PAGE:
Sfair, Julia C.
Weiser, Veridiana de L.
Martins, Fernando R.
Vidal, Mariana M.
Guimaraes, Jr., Paulo R.
Total Authors: 5
 Univ Campinas UNICAMP, Inst Biol, Dept Bot, POB 6109, BR-13083970 Campinas, SP - Brazil
 Univ Fed Pernambuco, Dept Bot, Recife, PE - Brazil
 Univ Sao Paulo, Inst Biosci, Dept Ecol, Sao Paulo, SP - Brazil
Total Affiliations: 3
Web of Science Citations:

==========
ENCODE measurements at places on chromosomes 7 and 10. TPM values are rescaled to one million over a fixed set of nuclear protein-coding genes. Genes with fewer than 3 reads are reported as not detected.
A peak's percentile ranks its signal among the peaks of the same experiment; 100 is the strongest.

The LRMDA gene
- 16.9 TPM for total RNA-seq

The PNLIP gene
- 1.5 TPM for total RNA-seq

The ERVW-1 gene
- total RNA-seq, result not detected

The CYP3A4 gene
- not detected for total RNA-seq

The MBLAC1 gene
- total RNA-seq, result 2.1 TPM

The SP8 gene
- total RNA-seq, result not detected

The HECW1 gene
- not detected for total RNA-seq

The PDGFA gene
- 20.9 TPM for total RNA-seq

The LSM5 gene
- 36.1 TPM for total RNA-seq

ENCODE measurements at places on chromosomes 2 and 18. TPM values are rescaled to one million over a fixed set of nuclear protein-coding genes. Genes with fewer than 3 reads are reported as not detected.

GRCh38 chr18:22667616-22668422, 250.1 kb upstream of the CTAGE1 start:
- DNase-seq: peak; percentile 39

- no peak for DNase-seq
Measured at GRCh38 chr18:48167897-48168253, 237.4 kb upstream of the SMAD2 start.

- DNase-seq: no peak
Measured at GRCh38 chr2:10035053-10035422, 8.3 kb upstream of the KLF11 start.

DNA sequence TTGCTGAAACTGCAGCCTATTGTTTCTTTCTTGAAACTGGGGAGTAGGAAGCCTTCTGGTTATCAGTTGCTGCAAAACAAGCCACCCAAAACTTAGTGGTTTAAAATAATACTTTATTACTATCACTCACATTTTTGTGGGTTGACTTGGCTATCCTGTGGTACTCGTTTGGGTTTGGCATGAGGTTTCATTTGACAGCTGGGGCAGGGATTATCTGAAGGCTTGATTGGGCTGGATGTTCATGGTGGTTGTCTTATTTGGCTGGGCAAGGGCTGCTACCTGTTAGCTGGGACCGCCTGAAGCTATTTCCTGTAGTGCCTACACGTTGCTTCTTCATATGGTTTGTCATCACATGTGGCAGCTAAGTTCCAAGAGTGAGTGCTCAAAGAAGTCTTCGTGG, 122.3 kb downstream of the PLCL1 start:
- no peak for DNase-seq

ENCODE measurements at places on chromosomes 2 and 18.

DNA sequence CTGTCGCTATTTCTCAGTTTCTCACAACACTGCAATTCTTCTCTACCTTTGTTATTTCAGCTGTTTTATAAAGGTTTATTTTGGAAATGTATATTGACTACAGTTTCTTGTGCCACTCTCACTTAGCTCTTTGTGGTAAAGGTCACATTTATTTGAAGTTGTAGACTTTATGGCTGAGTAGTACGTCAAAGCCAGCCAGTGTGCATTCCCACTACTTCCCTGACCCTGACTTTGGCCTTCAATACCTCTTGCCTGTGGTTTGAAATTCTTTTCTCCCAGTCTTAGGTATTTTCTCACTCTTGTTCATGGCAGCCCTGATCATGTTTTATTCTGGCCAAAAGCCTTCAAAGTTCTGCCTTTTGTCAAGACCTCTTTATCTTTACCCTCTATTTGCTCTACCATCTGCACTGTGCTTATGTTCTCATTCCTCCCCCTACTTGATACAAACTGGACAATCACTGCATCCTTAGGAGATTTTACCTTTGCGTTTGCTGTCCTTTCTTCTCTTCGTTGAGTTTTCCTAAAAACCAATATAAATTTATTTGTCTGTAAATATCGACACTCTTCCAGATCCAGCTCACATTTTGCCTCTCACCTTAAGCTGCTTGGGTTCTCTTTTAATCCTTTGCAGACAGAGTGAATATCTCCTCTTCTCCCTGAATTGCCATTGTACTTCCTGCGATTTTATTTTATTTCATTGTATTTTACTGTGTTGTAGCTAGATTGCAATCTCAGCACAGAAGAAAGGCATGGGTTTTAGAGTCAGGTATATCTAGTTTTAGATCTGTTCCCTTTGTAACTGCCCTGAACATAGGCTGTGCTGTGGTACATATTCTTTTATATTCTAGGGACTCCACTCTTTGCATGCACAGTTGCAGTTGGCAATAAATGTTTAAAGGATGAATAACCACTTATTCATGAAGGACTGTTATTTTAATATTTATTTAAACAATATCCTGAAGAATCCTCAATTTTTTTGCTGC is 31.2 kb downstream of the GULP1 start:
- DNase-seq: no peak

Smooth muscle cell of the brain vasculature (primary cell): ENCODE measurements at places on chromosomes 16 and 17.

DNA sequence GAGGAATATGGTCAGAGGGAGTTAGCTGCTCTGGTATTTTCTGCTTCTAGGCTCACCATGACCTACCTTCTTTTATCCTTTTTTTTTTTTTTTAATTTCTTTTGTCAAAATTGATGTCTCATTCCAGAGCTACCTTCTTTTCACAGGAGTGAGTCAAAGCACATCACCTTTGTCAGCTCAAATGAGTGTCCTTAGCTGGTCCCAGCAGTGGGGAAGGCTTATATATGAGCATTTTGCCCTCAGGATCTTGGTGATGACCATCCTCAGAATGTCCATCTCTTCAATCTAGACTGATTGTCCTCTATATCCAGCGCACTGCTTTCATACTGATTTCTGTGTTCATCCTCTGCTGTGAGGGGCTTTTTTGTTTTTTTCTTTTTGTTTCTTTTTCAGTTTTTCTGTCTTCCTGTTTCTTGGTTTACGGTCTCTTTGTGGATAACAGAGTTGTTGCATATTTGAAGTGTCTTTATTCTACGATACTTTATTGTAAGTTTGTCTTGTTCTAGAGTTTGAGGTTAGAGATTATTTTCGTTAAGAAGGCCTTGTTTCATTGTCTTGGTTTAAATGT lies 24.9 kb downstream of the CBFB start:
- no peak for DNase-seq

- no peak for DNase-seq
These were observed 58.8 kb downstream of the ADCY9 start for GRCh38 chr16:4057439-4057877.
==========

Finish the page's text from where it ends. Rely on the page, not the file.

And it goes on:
The interaction among species can be influenced by neutral processes, in which more abundant species have high effect on the structure of interaction, or can be influenced by trait matching. Despite both variables (abundance and species traits) influencing the interaction of species in mutualistic networks, few studies showed their importance in antagonistic networks. Here, we posed the question: what are the main predictors of the liana-tree interactions: species abundance, biological traits or both? In a savanna woodland fragment in south-eastern Brazil, we sampled lianas and trees in 1 ha, where we recorded the abundance, maximum height and bark roughness of tree species, as well as abundance, maximum diameter and climbing system of liana species. For each species, we calculated their contribution to nestedness (n(i)), which is a measure of network structure, and performed simple linear regressions between n(i) and abundance and species traits. Abundant species contribute more to n(i) than rare species, indicating that neutral processes affect interactions between lianas and trees, probably because lianas are opportunistic and climb trees in their neighbourhood. The only trait related to n(i) was tree height, which can indicate that light availability can have a considerable role on network structure between both growth forms. Therefore, the importance of species abundance and tree height can be related to opportunism of lianas on climbing the most suitable tree in their neighbourhood. (AU)